Skip Navigation

Ring with Inlays

Egyptian, Classical, Ancient Near Eastern Art

On View: Egyptian Orientation Gallery, 3rd Floor

The earliest Egyptian rings were purely decorative, but later rings came to carry significance.

By the Eighteenth Dynasty of the New Kingdom, they were frequently inscribed with the name of a god, a king, or the owner. The most popular type was made of faience and bore the name of the reigning monarch. Archaeologists have discovered thousands of these simple, mold-made rings; they were probably distributed as mementos at religious or state celebrations. Other rings feature protective symbols, including the wedjat-eye. Wealthy members of Eighteenth Dynasty society often wore rings made of inlaid glass or semiprecious stones.
MEDIUM Electrum, glass
  • Reportedly From: Thebes, Egypt
  • DATES ca. 1479–1292 B.C.E.
    DYNASTY Dynasty 18
    PERIOD New Kingdom
    DIMENSIONS 1 3/8 x 13/16 x 1/2 in. (3.6 x 2 x 1.3 cm)  (show scale)
    CREDIT LINE Charles Edwin Wilbour Fund
    CATALOGUE DESCRIPTION Electrum and glass finger ring. The shank is a strip of gold to which six pairs of twisted wires are soldered to form a braided ornament. At the shoulder the shank spreads into three narrower strips. The split shoulders are soldered to the bezel and the joints are covered by narrow pieces of the electrum sheet bent into cylindrical sleeves. The bezel consists of a bottom plate to which strips of electrum are soldered on edge to form cells for inlays; it is further embellished with granulation. The inlays are of red and blue glass in imitation of carnelian and lapis lazuli. Condition: Ancient repairs: shank once broken in two and soldered together; where the braid ornament had split open, the loose end was fastened to the underplate by soldering on a rectangular patch. Two short sections of ornament are missing from the shank and a few grains are lost from the bezel. Hole in the bottom plate of the bezel.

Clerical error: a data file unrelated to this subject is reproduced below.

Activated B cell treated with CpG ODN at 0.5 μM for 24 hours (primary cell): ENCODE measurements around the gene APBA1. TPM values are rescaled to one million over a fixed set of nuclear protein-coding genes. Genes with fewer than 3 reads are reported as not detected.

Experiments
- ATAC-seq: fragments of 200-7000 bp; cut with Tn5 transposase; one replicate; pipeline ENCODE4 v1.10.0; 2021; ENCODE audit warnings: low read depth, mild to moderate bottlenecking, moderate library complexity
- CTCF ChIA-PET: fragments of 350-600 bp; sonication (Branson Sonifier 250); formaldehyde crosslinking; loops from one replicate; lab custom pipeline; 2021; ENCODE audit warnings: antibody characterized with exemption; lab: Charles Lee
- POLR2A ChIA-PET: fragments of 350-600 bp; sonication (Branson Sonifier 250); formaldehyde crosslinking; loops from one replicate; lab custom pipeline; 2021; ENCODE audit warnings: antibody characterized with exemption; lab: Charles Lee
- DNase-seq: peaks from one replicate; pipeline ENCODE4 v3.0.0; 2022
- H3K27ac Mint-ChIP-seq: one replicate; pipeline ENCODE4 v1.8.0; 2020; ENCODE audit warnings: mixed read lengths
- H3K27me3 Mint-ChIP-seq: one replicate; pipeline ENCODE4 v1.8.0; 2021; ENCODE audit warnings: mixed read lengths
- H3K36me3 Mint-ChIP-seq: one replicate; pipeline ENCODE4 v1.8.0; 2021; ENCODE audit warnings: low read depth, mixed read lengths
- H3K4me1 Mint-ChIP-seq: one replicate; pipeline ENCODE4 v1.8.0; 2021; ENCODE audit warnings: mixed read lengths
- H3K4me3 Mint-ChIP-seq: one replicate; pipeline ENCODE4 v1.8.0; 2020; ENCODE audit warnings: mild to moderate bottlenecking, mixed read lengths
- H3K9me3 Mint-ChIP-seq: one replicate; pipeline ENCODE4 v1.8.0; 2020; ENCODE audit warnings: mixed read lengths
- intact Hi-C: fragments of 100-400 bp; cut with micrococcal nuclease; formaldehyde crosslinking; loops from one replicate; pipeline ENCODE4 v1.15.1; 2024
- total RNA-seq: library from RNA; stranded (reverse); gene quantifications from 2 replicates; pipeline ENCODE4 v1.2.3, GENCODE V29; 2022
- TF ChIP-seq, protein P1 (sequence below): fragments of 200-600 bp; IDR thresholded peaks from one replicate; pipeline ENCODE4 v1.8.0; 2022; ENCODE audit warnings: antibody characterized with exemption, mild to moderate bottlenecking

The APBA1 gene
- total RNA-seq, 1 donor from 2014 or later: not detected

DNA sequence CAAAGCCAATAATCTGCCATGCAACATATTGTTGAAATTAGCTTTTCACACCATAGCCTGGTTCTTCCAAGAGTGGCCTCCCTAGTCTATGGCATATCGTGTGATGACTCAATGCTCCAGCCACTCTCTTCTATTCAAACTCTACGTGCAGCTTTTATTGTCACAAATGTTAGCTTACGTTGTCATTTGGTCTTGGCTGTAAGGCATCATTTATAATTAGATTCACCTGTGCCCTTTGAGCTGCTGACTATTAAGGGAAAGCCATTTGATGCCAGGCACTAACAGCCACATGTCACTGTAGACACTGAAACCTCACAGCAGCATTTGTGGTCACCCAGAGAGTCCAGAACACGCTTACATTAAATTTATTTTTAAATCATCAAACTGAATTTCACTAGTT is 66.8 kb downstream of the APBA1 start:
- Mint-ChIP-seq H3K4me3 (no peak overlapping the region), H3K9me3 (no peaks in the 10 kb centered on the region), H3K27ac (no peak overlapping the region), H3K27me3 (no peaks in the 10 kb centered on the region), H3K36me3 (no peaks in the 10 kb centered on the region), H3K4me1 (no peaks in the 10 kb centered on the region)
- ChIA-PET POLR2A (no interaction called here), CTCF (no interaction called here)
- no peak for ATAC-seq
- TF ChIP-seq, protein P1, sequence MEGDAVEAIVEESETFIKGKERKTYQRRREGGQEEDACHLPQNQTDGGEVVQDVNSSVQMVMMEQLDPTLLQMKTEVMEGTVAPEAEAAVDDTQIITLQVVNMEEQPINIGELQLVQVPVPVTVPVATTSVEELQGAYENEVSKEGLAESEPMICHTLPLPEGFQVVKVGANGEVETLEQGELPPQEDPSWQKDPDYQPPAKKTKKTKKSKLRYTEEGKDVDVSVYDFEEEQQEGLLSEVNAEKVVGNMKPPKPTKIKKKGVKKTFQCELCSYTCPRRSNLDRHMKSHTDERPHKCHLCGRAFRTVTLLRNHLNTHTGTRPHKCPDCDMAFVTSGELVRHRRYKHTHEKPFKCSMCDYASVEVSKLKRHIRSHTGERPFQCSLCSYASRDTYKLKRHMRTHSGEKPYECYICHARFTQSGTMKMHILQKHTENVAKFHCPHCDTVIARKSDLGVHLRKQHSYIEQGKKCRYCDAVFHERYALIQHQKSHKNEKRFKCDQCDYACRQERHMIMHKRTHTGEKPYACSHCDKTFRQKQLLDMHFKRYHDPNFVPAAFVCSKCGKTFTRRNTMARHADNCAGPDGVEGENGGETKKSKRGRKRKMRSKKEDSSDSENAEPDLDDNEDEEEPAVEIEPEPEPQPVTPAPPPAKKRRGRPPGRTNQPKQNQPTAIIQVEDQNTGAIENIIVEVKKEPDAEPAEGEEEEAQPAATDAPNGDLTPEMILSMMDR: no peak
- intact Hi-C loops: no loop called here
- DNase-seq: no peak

MUSEUM LOCATION This item is on view in Egyptian Orientation Gallery, 3rd Floor
    CAPTION Ring with Inlays, ca. 1479–1292 B.C.E. Electrum, glass, 1 3/8 x 13/16 x 1/2 in. (3.6 x 2 x 1.3 cm). Brooklyn Museum, Charles Edwin Wilbour Fund, 37.719E. Creative Commons-BY (Photo: Brooklyn Museum, CUR.37.719E_erg456.jpg)
    IMAGE overall, CUR.37.719E_erg456.jpg. Brooklyn Museum photograph, 9/6/2007
    "CUR" at the beginning of an image file name means that the image was created by a curatorial staff member. These study images may be digital point-and-shoot photographs, when we don\'t yet have high-quality studio photography, or they may be scans of older negatives, slides, or photographic prints, providing historical documentation of the object.
    RIGHTS STATEMENT Creative Commons-BY
    You may download and use Brooklyn Museum images of this three-dimensional work in accordance with a Creative Commons license. Fair use, as understood under the United States Copyright Act, may also apply. Please include caption information from this page and credit the Brooklyn Museum. If you need a high resolution file, please fill out our online application form (charges apply). For further information about copyright, we recommend resources at the United States Library of Congress, Cornell University, Copyright and Cultural Institutions: Guidelines for U.S. Libraries, Archives, and Museums, and Copyright Watch. For more information about the Museum's rights project, including how rights types are assigned, please see our blog posts on copyright. If you have any information regarding this work and rights to it, please contact
    Not every record you will find here is complete. More information is available for some works than for others, and some entries have been updated more recently. Records are frequently reviewed and revised, and we welcome any additional information you might have.